SAN MATEO (KPIX 5) – As the Department of Justice enters a legal battle against the State of Texas over its new abortion law, some California clinics said they are seeing a rise in patients coming here from Texas for procedures.
"Since the events in Texas, we're already scheduling appointments for folks coming over from Texas," said Jodi Hicks, President & CEO of Planned Parenthood California. "There are already people who woke up this week and found out they are past six weeks pregnant and need to find services, and they're having to travel here to California to get those."
Hicks told KPIX 5 one of Planned Parenthood's clinics scheduled four appointments this week for women who plan to travel to California from Texas.
"For the affiliate that is doing this - it is. I think it's out of the norm to happen in one week, and it's definitely a reaction to what has happened in Texas," she said. "One person coming from out of state is too many."
The Texas law bans abortions once a heartbeat can be detected, which is usually around six weeks after conception, and sometimes before women know they're pregnant. It also allows private citizens to sue people who help patients get abortions.
"I've heard anecdotally, stories, these are young people - some of them have never been out of the state of Texas. They have never traveled out of state. And so now, they're navigating a healthcare system that's also difficult to do, and doing that out of state," Hicks said.
Planned Parenthood California sees thousands of out-of-state patients a year for a variety of services, according to Hicks. However, she expects that number to rise with this new law in play.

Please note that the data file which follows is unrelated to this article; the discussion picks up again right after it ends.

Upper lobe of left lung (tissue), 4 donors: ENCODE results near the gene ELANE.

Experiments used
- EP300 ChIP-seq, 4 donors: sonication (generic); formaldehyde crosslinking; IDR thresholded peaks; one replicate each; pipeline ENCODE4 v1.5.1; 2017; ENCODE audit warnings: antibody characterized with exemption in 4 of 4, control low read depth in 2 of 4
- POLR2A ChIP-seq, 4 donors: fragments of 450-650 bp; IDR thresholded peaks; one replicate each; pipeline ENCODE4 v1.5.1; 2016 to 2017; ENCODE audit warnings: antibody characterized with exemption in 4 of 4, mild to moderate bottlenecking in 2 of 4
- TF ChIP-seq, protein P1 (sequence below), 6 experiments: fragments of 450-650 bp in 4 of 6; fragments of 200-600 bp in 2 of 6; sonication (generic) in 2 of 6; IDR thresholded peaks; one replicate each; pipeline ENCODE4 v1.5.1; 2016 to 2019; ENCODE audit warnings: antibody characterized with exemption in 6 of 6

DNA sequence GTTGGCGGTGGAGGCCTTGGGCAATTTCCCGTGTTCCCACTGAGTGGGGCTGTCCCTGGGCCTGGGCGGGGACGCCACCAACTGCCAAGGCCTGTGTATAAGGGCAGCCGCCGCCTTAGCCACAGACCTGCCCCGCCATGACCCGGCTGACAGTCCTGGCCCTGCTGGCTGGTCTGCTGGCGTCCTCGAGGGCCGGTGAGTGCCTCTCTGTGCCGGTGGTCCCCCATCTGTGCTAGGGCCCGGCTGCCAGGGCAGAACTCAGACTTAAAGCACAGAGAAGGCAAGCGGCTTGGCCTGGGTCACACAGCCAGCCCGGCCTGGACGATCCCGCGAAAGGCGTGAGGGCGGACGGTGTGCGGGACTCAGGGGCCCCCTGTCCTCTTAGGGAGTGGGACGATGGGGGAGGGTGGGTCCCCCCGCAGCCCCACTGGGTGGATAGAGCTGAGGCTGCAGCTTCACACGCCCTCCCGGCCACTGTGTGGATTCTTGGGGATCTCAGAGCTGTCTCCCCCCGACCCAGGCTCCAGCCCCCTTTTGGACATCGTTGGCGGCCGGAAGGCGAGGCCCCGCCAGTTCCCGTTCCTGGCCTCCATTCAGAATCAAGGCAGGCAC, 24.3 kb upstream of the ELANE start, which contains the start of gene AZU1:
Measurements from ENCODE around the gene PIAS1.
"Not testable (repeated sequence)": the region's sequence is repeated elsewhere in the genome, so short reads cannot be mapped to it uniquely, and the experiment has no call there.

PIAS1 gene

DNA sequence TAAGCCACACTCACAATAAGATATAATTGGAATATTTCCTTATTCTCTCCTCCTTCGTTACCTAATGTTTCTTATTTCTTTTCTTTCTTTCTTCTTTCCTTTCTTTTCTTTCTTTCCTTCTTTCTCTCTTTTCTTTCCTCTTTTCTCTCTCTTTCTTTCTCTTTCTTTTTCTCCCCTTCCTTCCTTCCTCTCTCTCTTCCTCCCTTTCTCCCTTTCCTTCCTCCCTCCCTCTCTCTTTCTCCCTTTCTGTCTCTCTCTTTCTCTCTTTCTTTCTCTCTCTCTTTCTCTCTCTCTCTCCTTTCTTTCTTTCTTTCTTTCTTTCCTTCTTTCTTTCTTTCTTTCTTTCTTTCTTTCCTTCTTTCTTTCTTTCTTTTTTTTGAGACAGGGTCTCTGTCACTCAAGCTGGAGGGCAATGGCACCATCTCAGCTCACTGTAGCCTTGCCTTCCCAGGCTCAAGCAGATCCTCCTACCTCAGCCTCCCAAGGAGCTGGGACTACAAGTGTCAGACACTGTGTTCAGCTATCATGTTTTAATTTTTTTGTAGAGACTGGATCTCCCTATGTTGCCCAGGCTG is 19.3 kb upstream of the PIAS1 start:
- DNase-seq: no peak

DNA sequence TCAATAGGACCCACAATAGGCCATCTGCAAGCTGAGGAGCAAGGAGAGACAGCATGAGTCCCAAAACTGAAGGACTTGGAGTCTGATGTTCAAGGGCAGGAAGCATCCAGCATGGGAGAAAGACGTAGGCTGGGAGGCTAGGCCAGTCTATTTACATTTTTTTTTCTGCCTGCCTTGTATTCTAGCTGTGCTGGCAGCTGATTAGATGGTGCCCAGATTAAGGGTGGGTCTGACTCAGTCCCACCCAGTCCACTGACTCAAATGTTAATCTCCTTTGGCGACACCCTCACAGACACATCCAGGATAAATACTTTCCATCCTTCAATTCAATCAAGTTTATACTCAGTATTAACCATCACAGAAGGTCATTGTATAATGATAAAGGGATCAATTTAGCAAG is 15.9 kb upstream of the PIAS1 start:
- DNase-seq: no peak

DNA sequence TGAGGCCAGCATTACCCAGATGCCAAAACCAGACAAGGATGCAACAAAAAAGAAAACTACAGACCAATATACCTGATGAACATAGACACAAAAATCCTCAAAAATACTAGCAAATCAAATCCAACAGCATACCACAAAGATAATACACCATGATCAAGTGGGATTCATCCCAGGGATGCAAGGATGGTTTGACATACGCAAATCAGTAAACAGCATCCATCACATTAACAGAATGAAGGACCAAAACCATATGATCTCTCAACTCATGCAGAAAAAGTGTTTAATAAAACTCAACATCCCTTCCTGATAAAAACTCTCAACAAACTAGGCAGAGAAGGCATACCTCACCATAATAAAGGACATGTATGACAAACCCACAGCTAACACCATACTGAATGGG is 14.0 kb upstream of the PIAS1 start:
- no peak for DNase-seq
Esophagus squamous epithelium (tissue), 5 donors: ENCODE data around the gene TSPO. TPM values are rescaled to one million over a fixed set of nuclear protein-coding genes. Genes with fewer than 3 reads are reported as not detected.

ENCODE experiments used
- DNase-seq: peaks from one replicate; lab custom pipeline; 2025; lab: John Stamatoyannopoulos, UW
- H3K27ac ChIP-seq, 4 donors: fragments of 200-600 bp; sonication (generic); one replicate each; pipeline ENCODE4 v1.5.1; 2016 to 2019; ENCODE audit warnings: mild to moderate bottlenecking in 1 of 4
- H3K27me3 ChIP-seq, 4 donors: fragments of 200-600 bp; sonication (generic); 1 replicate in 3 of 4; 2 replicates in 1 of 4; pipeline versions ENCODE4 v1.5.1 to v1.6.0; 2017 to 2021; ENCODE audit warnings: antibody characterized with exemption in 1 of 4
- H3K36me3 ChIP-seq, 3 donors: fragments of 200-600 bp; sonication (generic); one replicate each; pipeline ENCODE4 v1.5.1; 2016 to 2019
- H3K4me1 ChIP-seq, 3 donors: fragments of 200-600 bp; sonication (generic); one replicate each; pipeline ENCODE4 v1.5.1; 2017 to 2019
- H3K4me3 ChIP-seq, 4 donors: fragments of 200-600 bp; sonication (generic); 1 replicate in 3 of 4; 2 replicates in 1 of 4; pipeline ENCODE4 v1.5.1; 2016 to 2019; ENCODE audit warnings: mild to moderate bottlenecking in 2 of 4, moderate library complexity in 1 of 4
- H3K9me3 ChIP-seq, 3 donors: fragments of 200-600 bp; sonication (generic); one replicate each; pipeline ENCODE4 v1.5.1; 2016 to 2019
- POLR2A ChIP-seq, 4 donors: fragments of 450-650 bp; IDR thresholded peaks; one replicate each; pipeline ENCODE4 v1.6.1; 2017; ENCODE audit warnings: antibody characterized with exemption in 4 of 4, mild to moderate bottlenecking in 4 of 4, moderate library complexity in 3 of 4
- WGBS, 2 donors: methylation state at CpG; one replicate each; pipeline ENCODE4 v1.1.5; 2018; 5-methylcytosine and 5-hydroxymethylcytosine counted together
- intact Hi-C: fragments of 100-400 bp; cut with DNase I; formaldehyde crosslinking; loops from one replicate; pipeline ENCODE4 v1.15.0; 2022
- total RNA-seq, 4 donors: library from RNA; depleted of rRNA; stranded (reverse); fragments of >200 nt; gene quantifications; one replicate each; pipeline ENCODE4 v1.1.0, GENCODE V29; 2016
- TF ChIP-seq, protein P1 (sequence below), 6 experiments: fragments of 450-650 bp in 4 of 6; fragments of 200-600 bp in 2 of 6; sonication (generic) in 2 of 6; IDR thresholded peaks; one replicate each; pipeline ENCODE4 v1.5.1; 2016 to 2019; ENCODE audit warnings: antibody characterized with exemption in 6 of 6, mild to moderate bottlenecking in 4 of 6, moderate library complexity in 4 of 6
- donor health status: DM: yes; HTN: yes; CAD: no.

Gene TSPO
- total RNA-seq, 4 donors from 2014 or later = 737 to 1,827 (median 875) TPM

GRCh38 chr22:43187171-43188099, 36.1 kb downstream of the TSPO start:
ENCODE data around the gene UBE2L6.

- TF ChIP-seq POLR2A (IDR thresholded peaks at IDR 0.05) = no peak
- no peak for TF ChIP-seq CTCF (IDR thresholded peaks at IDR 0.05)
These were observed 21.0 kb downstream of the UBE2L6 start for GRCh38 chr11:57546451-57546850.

"We know that over the last year, we actually saw 7,000 patients coming from out of state for all different reasons and all different services," she said. "Right now, we're in preparation mode of what we all need to prepare for this coming year."
Meantime, the co-founder of San Francisco-based tech company Bospar announced they will pay for Texas-based employees to relocate if they're interested in doing so, in response to the new law.
"I really felt for the women in our company - as well as the men - who want to make sure they can live without someone just spying on them constantly and surveilling them to see, are they getting an abortion? I want to make sure that doesn't happen," said co-founder Curtis Sparrer. "We're going to offer this now for Texas and their heartbeat bill, but if another state does this, we're going to pick up the cost for any other state that does this."
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